This stigma against glasses began to fall away in 1910, when President Theodore Roosevelt (who was also well-known as a hunter and a sportsman) was photographed wearing a pair of them. Harold Lloyd, a popular comedic actor at the time, also began wearing glasses onscreen in the 1900s.

At about the same time, in the United Kingdom, the cricket player Ernest "Tim" Killick became one of the first professional cricket players to regularly wear glasses on the field, giving it a new veneer of respectability in "a time when Victorian England regarded spectacles as a sure sign of the weakling and the mollycoddle" (as written by Neville Cardus).

As the 20th century went on, a trend started developing of celebrities wearing glasses as a personal calling card, an iconic accessory just as recognisable to their fans as a name or a face. The musicians John Lennon and Buddy Holly became so strongly associated with the glasses they wore, that if you wore a pair of perfectly circular glasses in public today, someone would almost certainly think you were trying to mimic the Beatles star. Some celebrities even continued to wear glasses even when there was no more need for it, simply due to their public image being so strongly linked to them. For example, even after undergoing laser-eye surgery, actor and comedian Drew Carrey continued to wear glasses (non-prescription this time).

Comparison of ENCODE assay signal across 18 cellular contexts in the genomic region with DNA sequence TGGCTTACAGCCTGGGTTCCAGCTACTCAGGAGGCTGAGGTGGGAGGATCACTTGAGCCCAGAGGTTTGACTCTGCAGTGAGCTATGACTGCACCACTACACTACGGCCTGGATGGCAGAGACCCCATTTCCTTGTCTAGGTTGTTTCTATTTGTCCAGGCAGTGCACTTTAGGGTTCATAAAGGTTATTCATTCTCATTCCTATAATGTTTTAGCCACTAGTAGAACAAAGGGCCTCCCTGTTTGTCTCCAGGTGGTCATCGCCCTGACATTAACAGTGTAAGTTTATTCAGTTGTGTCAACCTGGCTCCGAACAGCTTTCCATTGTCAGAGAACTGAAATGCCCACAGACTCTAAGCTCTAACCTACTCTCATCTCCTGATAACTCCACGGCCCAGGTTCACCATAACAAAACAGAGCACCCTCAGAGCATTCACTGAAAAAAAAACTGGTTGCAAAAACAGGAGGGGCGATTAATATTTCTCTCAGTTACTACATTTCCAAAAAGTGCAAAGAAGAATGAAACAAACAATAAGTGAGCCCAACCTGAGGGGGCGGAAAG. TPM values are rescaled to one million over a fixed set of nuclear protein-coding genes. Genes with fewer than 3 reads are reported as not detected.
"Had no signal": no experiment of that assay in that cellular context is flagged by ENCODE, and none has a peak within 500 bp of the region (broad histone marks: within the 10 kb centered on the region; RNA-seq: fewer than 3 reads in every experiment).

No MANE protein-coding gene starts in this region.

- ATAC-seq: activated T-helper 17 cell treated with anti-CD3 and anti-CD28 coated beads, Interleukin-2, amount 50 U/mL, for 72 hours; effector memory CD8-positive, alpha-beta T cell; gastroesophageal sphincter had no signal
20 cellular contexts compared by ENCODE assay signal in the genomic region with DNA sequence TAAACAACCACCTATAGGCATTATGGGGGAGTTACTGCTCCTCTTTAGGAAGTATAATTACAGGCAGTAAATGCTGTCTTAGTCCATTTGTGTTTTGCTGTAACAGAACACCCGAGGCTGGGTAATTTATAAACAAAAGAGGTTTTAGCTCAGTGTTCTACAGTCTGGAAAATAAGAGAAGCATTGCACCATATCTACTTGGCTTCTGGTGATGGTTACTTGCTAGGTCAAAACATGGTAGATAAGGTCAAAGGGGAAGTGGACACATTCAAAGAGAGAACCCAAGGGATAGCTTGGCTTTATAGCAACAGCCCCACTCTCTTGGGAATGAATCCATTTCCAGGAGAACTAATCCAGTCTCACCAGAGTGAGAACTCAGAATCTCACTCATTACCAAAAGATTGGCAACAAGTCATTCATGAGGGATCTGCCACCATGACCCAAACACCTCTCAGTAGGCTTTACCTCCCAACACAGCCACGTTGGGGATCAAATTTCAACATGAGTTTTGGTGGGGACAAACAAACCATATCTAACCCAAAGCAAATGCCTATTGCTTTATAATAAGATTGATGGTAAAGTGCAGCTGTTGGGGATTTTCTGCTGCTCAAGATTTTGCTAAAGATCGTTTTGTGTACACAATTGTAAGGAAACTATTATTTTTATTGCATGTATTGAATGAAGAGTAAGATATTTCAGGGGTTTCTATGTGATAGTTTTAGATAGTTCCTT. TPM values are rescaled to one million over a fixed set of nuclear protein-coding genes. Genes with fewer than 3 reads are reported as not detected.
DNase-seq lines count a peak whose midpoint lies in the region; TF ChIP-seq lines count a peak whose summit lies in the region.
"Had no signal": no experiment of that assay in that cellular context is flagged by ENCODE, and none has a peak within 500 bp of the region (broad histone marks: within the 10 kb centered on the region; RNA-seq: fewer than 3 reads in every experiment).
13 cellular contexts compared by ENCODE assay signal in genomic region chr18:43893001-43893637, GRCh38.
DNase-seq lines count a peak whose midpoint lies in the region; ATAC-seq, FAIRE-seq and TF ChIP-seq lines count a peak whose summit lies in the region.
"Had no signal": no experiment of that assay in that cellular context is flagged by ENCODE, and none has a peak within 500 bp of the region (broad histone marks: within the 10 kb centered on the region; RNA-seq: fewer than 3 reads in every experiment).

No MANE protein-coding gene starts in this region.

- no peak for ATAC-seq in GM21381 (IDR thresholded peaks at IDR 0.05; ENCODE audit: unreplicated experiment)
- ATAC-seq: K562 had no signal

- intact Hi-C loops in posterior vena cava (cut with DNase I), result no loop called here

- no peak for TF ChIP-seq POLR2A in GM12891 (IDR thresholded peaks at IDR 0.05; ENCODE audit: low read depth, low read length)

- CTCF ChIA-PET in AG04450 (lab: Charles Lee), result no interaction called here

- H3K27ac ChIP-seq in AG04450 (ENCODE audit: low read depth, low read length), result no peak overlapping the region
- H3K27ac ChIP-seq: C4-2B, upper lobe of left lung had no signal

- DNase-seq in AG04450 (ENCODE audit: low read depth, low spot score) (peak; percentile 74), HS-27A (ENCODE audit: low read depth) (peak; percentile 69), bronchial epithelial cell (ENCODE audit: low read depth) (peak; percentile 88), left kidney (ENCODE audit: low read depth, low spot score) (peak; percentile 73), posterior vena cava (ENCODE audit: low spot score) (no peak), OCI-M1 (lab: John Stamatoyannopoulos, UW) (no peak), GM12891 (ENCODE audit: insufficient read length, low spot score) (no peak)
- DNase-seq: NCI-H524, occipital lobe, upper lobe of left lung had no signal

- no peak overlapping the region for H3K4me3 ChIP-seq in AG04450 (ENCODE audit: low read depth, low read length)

The design and manufacturing of glasses have advanced far since their inception. If you were to buy glasses online today, you'd be faced with more options for how you wanted them to look than at any point in 1910. Full-rimmed, rimless, browline, wireframe. With frames made of wood, plastic, acetate, or titanium. Dyed every color of the rainbow (or even frames with no color at all). Yes, modern manufacturing has advanced to the point where, if it can snugly hold a pair of lenses, you can probably buy it as a pair of eyeglasses.